DOJ: 'Mandatory Reporting' may still apply but ordinances better vs 'quarantine violators'

Kristine Joy Patag - Philstar.com
DOJ: 'Mandatory Reporting' may still apply but ordinances better vs 'quarantine violators'
Police and barangay officers man the entry and exit points of Barangay 297 in Manila at Monday midnight, March 22, 2021 after it was placed under a four-day lockdown along with 12 other barangays.
The STAR / Miguel de Guzman

MANILA, Philippines — Can a law used to arrest thousands during last year's lockdown but not applied to a sitting senator still be used against "quarantine violators" in this new round of restrictions?

Justice Secretary Menardo Guevarra said local ordinances would be the more relevant legal framework for law enforcement to use, but he stopped short of excluding the non-cooperation provision in Republic Act 11332 as potential complaints against "quarantine violators," depending on the circumstances.

“The more relevant legal and penal framework is the ordinances enacted by the LGUs to control the spread of the COVID-19 virus in their respective localities,” he told Philstar.com.

“It is the law enforcement agents [and] police who determine what specific charges should be filed, depending on the factual circumstance of each,” Guevarra added.

Pressed further, the justice secretary said that "it is much more straightforward to charge a quarantine violator with an offense under a local ordinance than under a statute of general [or] national application." He stressed, though, that a national law like RA 11332 "may also be applicable, depending on the factual circumstance." 

'NCR Plus' bubble

President Rodrigo Duterte over the weekend put Metro Manila, Cavite, Laguna, Rizal and Bulacan under General Community Quarantine, but with additional protocols to arrest the spread of the coronavirus.

The Inter-Agency Task Force has particularly put to task local government units in implementing the “bubble area,” which include their constituents’ adherence to public health standards.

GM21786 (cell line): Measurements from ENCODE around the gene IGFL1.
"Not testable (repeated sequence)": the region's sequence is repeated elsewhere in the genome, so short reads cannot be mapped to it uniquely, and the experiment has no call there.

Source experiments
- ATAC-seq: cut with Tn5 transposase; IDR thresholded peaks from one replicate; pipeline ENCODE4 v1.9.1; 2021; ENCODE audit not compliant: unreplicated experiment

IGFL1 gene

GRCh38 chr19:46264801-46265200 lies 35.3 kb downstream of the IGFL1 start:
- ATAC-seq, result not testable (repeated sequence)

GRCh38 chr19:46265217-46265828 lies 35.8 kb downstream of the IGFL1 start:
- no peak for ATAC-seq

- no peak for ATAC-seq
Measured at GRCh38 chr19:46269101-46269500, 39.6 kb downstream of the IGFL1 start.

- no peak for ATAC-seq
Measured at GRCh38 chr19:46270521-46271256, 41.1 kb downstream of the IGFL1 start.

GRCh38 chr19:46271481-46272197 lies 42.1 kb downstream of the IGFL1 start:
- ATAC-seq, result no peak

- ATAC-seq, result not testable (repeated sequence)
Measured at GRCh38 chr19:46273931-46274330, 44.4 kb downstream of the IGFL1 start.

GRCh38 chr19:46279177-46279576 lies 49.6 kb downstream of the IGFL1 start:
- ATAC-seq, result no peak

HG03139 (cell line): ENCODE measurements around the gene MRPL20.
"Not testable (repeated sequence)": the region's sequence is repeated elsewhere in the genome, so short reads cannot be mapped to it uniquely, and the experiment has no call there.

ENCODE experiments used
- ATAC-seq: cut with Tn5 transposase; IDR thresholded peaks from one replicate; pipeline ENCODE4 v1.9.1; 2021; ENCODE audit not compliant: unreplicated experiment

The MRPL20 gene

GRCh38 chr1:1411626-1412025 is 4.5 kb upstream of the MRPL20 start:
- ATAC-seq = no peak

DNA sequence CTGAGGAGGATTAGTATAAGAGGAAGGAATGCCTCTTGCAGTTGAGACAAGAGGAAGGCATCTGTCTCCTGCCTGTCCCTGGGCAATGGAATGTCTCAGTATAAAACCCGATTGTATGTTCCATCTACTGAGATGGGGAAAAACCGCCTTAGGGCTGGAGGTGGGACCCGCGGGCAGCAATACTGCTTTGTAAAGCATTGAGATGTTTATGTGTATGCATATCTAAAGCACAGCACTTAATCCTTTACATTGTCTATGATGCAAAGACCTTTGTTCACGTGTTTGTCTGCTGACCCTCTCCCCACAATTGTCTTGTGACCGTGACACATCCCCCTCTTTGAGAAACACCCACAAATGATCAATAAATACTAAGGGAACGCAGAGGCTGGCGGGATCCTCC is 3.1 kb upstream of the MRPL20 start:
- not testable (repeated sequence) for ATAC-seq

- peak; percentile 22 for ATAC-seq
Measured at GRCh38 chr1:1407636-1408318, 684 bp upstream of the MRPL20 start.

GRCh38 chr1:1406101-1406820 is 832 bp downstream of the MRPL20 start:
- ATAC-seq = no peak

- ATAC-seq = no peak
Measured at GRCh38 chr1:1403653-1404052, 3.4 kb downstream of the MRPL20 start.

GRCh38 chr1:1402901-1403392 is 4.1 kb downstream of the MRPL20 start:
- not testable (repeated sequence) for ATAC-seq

Only essential travel into and out of the Subject Area, another name for the bubble, is allowed and curfews are again in effect. Mass gatherings are prohibited although weddings, baptisms and funeral services will be allowed but capped at 10 people.

Checkpoints manned by police in field gear have also made a return.

What is RA 1132?

When the community quarantine measures were first announced in March 2020, the government stressed that violators may face criminal and administrative raps. Among the laws that DOJ chief Guevarra mentioned are disobedience to authorities under Article 151 of the Revised Penal Code and, “considering the gravity of the present situation,” for violating Republic Act 11332.

Republic Act 11332 is the “Mandatory Reporting of Notifiable Diseases and Health Events of Public Health Concern Act.”

Police data showed that from March 17 to Nov. 14, 2020, 538,577 people "accosted" for quarantine violations, such as disobedience and curfew violations. Of these, 185,471 were given a warning and 218,808 were fined. There have also been 134,298 quarantine violators haled to court. 

SPECIAL REPORTS: Beyond arrest, raps: 'Quarantine violators' face trauma, COVID-19 risk too | Driven by hunger, urban poor go out for rumored relief drive but are haled into court instead

Among those arrested were relief workers in Marikina and volunteers in Norzagaray, Bulacan, Pride protesters in Manila and jeepney drivers protesting on Labor Day, as well as anti-terrorism law petitioners in Cebu and urban poor residents in Quezon City.

At least one political figure was sued, but Sen. Aquilino "Koko" Pimentel III was later cleared of quarantine breach by no less than the National Prosecution Service, which also narrowed the scope of the law that police had often used against people who were not senators of the Republic.

The NPS, in resolving the complaint against Pimentel, held that the reporting requirement under the said law is only for public health authorities. It added that the “non-cooperation” complaint against the senator, saying he left the hospital after learning he was infected with the coronavirus.

The NPS decision on the complaint against Pimentel is not binding on other prosecutors and does not apply to other similar complaints. — with reports from Franco Luna





  • Latest
  • Trending
Are you sure you want to log out?

Philstar.com is one of the most vibrant, opinionated, discerning communities of readers on cyberspace. With your meaningful insights, help shape the stories that can shape the country. Sign up now!

or sign in with
no session for state
no session for code
no session for id_token
no session for user